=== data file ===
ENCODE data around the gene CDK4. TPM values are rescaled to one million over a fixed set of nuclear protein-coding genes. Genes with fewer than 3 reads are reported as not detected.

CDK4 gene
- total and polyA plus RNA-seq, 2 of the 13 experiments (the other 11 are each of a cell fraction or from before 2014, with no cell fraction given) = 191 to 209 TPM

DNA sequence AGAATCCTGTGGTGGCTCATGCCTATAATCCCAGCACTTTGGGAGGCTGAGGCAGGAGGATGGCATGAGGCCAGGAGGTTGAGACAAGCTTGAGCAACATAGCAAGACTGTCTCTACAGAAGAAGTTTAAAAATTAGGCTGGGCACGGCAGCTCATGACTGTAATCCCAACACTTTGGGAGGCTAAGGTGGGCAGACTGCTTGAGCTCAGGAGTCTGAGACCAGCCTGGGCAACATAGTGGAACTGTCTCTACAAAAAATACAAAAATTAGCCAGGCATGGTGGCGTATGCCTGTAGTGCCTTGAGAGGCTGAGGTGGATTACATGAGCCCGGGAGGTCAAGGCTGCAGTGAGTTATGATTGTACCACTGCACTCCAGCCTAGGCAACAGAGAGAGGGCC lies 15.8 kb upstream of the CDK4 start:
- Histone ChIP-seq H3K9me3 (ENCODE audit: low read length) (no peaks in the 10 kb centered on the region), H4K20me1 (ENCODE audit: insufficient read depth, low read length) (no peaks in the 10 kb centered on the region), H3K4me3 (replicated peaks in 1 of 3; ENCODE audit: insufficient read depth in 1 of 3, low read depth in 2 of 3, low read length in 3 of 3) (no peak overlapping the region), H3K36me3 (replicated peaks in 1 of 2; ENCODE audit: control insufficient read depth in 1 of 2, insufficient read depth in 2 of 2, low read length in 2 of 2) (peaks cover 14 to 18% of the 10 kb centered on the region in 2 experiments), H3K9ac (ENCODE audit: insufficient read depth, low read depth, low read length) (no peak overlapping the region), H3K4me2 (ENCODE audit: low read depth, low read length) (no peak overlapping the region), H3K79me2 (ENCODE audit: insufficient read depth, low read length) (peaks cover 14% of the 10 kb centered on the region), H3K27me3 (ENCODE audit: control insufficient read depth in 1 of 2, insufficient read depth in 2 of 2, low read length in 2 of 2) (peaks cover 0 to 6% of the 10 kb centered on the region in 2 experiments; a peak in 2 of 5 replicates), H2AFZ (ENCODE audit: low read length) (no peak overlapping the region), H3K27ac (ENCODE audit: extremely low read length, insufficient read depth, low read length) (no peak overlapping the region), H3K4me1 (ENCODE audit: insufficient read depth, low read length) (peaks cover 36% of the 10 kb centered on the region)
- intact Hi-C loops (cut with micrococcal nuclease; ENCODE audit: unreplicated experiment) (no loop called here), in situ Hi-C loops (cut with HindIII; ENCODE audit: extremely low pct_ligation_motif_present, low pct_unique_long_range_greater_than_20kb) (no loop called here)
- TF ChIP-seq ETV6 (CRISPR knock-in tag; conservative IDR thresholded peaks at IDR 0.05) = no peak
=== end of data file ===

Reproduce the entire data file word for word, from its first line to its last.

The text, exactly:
ENCODE data around the gene CDK4. TPM values are rescaled to one million over a fixed set of nuclear protein-coding genes. Genes with fewer than 3 reads are reported as not detected.

CDK4 gene
- total and polyA plus RNA-seq, 2 of the 13 experiments (the other 11 are each of a cell fraction or from before 2014, with no cell fraction given) = 191 to 209 TPM

DNA sequence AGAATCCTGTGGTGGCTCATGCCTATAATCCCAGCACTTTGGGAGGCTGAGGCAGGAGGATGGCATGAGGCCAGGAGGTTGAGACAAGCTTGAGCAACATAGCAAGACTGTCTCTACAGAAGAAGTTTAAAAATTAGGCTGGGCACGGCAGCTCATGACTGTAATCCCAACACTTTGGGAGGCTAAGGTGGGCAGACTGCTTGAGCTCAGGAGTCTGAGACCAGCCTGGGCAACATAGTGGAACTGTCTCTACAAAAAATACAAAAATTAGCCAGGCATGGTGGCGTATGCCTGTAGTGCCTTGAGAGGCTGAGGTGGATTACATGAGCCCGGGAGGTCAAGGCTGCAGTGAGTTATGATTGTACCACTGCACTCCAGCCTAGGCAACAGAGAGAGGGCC lies 15.8 kb upstream of the CDK4 start:
- Histone ChIP-seq H3K9me3 (ENCODE audit: low read length) (no peaks in the 10 kb centered on the region), H4K20me1 (ENCODE audit: insufficient read depth, low read length) (no peaks in the 10 kb centered on the region), H3K4me3 (replicated peaks in 1 of 3; ENCODE audit: insufficient read depth in 1 of 3, low read depth in 2 of 3, low read length in 3 of 3) (no peak overlapping the region), H3K36me3 (replicated peaks in 1 of 2; ENCODE audit: control insufficient read depth in 1 of 2, insufficient read depth in 2 of 2, low read length in 2 of 2) (peaks cover 14 to 18% of the 10 kb centered on the region in 2 experiments), H3K9ac (ENCODE audit: insufficient read depth, low read depth, low read length) (no peak overlapping the region), H3K4me2 (ENCODE audit: low read depth, low read length) (no peak overlapping the region), H3K79me2 (ENCODE audit: insufficient read depth, low read length) (peaks cover 14% of the 10 kb centered on the region), H3K27me3 (ENCODE audit: control insufficient read depth in 1 of 2, insufficient read depth in 2 of 2, low read length in 2 of 2) (peaks cover 0 to 6% of the 10 kb centered on the region in 2 experiments; a peak in 2 of 5 replicates), H2AFZ (ENCODE audit: low read length) (no peak overlapping the region), H3K27ac (ENCODE audit: extremely low read length, insufficient read depth, low read length) (no peak overlapping the region), H3K4me1 (ENCODE audit: insufficient read depth, low read length) (peaks cover 36% of the 10 kb centered on the region)
- intact Hi-C loops (cut with micrococcal nuclease; ENCODE audit: unreplicated experiment) (no loop called here), in situ Hi-C loops (cut with HindIII; ENCODE audit: extremely low pct_ligation_motif_present, low pct_unique_long_range_greater_than_20kb) (no loop called here)
- TF ChIP-seq ETV6 (CRISPR knock-in tag; conservative IDR thresholded peaks at IDR 0.05) = no peak